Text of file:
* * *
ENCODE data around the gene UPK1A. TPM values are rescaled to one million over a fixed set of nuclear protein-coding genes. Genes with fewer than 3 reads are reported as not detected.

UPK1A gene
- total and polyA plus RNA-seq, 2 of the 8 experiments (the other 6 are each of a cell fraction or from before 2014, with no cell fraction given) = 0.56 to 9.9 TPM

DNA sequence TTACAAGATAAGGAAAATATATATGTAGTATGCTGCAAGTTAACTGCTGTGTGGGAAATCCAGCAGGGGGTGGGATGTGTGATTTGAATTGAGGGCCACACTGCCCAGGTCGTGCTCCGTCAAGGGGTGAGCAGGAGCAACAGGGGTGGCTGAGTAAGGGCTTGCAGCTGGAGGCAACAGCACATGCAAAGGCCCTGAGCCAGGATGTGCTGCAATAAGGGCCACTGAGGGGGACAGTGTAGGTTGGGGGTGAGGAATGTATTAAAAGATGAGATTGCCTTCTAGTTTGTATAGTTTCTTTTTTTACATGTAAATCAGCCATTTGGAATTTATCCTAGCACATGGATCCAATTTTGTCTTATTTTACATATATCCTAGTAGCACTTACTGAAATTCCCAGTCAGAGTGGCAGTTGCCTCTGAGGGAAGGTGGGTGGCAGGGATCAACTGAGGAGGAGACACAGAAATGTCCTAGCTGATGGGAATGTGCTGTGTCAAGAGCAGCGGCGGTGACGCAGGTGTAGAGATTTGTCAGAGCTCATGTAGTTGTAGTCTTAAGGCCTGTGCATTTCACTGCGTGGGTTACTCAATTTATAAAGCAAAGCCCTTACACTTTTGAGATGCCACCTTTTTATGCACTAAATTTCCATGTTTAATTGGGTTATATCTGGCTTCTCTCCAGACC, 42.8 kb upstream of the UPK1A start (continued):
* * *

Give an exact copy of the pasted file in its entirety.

ENCODE data around the gene UPK1A. TPM values are rescaled to one million over a fixed set of nuclear protein-coding genes. Genes with fewer than 3 reads are reported as not detected.

UPK1A gene
- total and polyA plus RNA-seq, 2 of the 8 experiments (the other 6 are each of a cell fraction or from before 2014, with no cell fraction given) = 0.56 to 9.9 TPM

DNA sequence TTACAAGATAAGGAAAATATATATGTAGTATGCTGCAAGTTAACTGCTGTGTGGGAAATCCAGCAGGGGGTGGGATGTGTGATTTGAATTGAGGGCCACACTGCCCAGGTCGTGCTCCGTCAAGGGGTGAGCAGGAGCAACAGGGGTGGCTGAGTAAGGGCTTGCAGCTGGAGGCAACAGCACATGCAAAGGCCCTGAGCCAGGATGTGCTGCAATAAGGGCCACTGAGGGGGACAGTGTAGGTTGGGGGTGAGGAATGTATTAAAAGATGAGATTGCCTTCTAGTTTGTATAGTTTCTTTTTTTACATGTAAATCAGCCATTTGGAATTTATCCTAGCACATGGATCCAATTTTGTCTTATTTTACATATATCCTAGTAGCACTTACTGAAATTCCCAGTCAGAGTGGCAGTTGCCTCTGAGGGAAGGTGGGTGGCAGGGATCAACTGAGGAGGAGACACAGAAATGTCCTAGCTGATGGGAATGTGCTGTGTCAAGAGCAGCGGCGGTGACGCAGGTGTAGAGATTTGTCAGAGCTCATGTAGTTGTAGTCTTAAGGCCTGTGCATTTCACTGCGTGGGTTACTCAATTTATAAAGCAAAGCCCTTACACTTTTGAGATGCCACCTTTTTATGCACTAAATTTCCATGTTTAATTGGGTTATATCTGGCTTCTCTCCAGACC, 42.8 kb upstream of the UPK1A start (continued):